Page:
https://pubmed.ncbi.nlm.nih.gov/32600509/

https://www.ingentaconnect.com/content/ascp/tscp/2020/00000035/00000007/art00006;jsessionid=1ivcuvrvy4g1s.x-ic-live-03

Facebook Twitter Pinterest Stumbleupon Tumblr Posterous

Endocannabinoid system and adult neurogenesis: a focused review.

Current Opinion in Pharmacology“The endocannabinoid system (eCB) is a ubiquitous lipid signaling system composed of at least two receptors, their endogenous ligands, and the enzymes responsible for their synthesis and degradation. Within the brain, the eCB system is highly expressed in the hippocampus and controls basic biological processes, including neuronal proliferation, migration and differentiation, which are intimately linked with embryonal neurogenesis. Accumulated preclinical evidence has indicated that eCBs play a major role also in regulating adult neurogenesis. Increased cannabinoid receptor activity, either by increased eCB content or by pharmacological blockade of their degradation, produces neurogenic effects alongside rescue of phenotypes in animal models of different psychiatric and neurological disorders. Therefore, in the light of the higher therapeutic potential of adult neurogenesis compared to the embryonic one, here we sought to summarize the most recent evidence pointing towards a neurogenic role for eCBs in the adult brain, both under normal and pathological conditions.”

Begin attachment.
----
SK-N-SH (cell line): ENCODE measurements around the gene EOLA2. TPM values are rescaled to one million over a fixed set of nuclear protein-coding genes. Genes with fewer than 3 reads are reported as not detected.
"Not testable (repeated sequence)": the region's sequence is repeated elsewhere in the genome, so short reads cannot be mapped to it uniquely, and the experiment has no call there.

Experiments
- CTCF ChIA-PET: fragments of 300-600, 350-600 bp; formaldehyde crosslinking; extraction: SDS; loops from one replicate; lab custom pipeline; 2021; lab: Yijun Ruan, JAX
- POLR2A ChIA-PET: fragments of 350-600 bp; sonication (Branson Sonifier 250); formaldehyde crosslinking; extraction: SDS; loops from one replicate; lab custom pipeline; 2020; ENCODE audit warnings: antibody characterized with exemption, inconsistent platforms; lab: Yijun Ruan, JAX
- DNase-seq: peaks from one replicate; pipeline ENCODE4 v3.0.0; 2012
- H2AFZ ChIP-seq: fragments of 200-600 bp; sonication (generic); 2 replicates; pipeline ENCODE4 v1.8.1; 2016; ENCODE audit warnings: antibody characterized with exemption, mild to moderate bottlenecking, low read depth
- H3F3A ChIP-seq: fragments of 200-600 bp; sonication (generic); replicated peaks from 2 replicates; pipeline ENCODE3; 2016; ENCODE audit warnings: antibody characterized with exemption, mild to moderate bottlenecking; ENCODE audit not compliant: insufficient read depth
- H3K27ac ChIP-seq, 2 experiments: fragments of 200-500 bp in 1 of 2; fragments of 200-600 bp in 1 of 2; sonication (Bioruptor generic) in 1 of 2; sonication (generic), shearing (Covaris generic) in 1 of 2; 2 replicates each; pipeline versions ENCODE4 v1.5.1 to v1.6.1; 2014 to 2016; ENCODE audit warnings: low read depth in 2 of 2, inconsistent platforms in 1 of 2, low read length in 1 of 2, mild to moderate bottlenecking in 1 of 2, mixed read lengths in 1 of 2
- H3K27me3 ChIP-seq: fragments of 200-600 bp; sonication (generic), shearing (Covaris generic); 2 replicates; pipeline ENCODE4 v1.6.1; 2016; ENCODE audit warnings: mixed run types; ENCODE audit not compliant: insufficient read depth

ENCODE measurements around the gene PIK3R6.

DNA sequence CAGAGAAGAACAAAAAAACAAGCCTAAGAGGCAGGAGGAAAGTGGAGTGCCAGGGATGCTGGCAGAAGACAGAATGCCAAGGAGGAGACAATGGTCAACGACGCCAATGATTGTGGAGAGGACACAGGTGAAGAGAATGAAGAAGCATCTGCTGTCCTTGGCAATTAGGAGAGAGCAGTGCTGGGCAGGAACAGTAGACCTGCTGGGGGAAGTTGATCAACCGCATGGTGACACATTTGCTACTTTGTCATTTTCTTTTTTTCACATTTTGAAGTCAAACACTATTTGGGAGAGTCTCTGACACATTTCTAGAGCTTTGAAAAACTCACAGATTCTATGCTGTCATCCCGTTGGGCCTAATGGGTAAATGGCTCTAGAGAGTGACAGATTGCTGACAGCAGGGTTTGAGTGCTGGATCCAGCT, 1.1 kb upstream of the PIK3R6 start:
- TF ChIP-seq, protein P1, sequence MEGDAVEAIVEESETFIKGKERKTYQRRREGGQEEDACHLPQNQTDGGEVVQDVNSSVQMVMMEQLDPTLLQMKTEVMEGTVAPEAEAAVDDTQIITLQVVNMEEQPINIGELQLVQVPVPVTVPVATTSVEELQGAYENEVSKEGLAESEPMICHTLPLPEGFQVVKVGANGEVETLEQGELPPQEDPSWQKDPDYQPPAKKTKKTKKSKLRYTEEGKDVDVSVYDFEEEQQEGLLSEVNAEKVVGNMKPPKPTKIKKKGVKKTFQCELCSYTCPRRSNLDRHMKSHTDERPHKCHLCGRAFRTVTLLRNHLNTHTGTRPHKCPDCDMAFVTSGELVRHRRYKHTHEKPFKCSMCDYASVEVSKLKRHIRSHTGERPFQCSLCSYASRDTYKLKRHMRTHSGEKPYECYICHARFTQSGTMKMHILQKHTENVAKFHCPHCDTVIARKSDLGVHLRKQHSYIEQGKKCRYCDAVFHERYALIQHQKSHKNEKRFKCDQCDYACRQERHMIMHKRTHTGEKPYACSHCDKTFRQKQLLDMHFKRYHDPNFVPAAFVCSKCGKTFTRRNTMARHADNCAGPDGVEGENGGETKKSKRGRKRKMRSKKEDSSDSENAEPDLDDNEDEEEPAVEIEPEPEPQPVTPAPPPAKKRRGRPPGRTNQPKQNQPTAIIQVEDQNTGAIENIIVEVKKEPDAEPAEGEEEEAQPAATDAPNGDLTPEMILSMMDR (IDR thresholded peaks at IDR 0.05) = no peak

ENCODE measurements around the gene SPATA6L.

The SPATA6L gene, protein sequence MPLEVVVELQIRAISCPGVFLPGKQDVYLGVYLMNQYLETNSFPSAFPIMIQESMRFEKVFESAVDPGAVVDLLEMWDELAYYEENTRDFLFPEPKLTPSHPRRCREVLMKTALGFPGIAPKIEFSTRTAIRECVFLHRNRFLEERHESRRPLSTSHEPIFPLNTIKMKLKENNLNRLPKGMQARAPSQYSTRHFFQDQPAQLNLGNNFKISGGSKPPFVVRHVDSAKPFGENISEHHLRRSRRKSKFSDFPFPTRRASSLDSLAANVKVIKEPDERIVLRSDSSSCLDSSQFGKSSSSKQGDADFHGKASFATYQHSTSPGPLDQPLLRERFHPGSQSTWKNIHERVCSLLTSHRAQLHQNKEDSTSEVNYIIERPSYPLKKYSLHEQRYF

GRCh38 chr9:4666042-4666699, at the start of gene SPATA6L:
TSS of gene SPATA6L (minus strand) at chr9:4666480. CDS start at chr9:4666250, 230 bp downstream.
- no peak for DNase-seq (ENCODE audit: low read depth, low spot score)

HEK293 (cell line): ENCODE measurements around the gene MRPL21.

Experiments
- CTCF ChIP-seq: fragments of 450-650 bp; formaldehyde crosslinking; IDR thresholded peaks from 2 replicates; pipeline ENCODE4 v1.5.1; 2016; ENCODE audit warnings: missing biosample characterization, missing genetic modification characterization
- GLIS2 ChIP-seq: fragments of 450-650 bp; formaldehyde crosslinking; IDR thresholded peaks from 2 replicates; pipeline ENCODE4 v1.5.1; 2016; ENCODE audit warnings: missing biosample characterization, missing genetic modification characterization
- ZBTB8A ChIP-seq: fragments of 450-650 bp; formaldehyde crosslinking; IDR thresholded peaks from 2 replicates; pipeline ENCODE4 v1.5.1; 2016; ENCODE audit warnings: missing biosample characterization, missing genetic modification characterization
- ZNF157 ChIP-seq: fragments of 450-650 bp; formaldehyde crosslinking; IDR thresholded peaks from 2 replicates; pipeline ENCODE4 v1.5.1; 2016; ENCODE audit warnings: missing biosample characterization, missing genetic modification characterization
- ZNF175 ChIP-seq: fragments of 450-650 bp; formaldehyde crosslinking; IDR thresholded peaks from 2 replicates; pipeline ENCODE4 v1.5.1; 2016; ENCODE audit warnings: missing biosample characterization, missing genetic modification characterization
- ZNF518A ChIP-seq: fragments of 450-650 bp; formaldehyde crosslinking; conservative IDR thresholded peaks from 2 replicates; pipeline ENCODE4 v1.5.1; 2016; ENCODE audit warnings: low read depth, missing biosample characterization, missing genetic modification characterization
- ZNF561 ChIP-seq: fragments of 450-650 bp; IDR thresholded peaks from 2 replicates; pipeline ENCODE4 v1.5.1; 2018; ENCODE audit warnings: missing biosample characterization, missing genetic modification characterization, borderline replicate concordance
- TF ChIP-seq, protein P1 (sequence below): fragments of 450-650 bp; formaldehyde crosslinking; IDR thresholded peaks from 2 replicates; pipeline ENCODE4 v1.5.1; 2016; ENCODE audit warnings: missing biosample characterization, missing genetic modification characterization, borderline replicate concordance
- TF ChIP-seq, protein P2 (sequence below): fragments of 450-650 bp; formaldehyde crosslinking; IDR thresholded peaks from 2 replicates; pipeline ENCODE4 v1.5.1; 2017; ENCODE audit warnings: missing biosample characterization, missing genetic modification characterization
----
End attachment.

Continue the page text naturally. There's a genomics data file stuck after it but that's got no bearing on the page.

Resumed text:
https://www.ncbi.nlm.nih.gov/pubmed/31864101

“The endocannabinoid system is involved in all aspects of the biology of neural stem cells. Selective CB1 and CB2 agonism produces pro-neurogenic effects in different models of brain insults. Further research is needed to characterize the eCB system as a new druggable target for neurogenesis-related diseases.”